It’s a long-awaited report outlining steps to reform the city's notoriously convoluted and disparate property tax system.

A city commission found what many New Yorkers already know: The system is massively uneven, charging higher rates to many lower income home owners outside Manhattan while allowing often more affluent ones to pay a cheaper tab.

In New York City, the property tax yields approximately 45 percent of the City’s tax revenue, reforming the system has stumped a generation of politicians who have consistently delayed reform.

And then, there is Albany. Any change to how properties are taxed in New York City requires approval in the legislature. There are parts of the code the city controls, but major structural changes for property taxes require Albany's approval.

The report issues 10 recommendations to overhaul the system, among them are proposals to move co-ops, condominiums and rental buildings with up to 10 units into a new residential class along with 1 to 3 family homes, and using a sales-based approach to value all properties in the residential class. Under the new proposals, every property in the class would be assessed at its full market value— a major departure from how things are in some neighborhoods.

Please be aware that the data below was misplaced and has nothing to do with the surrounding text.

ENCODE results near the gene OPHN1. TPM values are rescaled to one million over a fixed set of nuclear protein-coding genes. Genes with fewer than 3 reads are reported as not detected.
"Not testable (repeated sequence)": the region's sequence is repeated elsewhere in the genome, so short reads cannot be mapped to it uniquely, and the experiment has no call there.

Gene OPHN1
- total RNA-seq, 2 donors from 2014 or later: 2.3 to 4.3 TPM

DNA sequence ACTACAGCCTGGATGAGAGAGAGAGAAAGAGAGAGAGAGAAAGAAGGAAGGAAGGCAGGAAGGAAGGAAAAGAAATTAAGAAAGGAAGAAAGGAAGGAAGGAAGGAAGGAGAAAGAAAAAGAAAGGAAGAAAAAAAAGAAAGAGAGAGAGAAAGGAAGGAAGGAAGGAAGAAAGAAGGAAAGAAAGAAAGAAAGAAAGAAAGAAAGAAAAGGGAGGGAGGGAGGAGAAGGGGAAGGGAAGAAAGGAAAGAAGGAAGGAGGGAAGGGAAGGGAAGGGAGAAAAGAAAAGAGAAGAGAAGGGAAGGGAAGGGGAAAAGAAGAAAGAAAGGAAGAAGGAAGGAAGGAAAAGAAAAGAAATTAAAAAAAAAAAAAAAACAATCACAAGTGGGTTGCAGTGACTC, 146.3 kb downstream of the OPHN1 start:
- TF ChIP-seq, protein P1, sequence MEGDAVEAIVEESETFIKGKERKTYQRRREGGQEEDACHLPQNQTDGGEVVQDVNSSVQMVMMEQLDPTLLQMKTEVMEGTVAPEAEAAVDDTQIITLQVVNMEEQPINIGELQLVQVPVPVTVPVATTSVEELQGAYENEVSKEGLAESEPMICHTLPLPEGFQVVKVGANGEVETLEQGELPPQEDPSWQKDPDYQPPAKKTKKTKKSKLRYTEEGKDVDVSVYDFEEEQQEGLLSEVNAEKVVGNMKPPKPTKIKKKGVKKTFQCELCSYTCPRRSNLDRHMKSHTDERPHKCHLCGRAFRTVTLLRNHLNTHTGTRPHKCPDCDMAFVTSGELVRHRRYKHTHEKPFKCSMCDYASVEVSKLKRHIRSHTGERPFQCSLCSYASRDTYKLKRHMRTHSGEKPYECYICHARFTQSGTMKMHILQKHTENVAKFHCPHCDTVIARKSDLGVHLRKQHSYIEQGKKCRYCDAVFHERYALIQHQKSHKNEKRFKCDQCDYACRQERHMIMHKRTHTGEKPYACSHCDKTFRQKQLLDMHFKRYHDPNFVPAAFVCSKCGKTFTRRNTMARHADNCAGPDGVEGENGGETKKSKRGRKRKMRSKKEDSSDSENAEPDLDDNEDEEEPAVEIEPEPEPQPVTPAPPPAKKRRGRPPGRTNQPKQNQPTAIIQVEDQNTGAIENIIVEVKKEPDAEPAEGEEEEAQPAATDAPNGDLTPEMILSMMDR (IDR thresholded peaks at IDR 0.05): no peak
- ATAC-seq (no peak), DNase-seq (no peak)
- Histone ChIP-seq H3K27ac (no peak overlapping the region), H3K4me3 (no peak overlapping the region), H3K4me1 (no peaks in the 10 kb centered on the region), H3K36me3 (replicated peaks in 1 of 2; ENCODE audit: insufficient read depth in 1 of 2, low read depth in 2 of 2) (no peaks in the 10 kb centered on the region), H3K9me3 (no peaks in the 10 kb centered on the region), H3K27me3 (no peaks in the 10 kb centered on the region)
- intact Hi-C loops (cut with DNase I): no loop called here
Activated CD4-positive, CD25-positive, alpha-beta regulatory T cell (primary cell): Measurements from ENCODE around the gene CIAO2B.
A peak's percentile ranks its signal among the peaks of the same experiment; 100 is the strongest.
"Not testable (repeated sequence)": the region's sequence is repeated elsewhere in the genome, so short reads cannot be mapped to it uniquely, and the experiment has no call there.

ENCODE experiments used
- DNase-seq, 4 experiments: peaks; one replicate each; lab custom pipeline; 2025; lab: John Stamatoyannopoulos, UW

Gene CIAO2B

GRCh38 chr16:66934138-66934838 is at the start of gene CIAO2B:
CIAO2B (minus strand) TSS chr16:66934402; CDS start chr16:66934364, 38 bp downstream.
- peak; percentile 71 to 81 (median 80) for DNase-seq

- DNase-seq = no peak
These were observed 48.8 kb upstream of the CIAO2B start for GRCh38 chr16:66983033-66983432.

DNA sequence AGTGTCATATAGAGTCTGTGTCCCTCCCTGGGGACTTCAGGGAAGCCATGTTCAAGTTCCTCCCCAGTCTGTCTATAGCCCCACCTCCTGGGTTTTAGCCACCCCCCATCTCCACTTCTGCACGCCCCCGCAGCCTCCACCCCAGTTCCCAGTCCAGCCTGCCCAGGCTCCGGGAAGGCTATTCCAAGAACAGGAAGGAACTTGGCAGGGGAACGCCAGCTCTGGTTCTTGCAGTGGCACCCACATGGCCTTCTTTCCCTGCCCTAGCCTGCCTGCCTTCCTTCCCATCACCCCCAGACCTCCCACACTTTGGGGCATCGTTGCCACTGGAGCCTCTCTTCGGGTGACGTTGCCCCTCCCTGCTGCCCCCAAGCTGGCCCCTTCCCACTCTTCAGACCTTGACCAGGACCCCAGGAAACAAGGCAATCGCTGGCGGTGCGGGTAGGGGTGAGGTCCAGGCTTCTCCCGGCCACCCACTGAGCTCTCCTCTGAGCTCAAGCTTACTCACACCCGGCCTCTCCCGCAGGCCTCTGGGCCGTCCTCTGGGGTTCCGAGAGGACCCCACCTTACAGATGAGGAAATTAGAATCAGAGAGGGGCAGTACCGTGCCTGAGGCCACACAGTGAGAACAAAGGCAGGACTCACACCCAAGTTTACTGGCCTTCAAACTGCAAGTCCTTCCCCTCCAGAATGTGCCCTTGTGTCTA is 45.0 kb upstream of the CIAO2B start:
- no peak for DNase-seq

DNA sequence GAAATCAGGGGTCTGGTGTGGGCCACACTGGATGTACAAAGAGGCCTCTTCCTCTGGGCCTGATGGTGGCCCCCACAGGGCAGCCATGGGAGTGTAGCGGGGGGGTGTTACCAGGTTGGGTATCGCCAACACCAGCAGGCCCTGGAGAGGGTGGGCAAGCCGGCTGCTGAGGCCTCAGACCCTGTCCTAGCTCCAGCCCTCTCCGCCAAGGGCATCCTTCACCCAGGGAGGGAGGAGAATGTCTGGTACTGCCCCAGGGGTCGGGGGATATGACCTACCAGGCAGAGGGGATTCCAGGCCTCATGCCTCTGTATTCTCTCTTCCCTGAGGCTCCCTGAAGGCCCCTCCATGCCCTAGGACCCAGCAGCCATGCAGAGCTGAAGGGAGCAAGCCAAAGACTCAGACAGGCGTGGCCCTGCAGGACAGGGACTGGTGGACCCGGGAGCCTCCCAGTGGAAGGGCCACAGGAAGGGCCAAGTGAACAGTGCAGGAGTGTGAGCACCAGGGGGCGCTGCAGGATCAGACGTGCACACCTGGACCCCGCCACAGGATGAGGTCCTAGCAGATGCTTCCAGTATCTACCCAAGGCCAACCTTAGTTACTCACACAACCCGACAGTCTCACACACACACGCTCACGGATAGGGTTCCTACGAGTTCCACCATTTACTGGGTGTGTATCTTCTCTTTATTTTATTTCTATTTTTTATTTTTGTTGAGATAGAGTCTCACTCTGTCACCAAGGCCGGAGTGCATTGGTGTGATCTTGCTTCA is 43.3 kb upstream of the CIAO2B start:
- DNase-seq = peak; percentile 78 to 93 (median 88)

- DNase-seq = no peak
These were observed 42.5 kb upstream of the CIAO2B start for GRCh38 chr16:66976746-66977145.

Whether any of the changes are adopted remains to be seen. One thing is certain: there will be winners and losers across a range of homeowners. And even mayor de Blasio, who for years has benefited from the lopsided system, could see his tax bill go up.

Now that the preliminary report is finished, the commission will kick off a second round of public hearings before submitting a final report to legislators in Albany who might hold the final word on just how to change the system.